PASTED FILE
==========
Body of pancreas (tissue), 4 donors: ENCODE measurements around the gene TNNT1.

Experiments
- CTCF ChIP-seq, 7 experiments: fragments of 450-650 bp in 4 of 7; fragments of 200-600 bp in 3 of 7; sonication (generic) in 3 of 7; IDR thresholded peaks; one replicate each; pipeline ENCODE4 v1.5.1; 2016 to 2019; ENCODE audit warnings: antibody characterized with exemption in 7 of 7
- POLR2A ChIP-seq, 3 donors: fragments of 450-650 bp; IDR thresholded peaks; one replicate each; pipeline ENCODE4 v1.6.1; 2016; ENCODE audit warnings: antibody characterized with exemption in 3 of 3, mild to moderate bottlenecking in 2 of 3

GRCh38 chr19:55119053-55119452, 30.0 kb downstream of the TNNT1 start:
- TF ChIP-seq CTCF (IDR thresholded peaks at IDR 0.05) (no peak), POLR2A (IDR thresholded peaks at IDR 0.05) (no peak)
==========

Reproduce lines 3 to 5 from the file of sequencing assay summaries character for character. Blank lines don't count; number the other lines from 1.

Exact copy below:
- CTCF ChIP-seq, 7 experiments: fragments of 450-650 bp in 4 of 7; fragments of 200-600 bp in 3 of 7; sonication (generic) in 3 of 7; IDR thresholded peaks; one replicate each; pipeline ENCODE4 v1.5.1; 2016 to 2019; ENCODE audit warnings: antibody characterized with exemption in 7 of 7
- POLR2A ChIP-seq, 3 donors: fragments of 450-650 bp; IDR thresholded peaks; one replicate each; pipeline ENCODE4 v1.6.1; 2016; ENCODE audit warnings: antibody characterized with exemption in 3 of 3, mild to moderate bottlenecking in 2 of 3

GRCh38 chr19:55119053-55119452, 30.0 kb downstream of the TNNT1 start: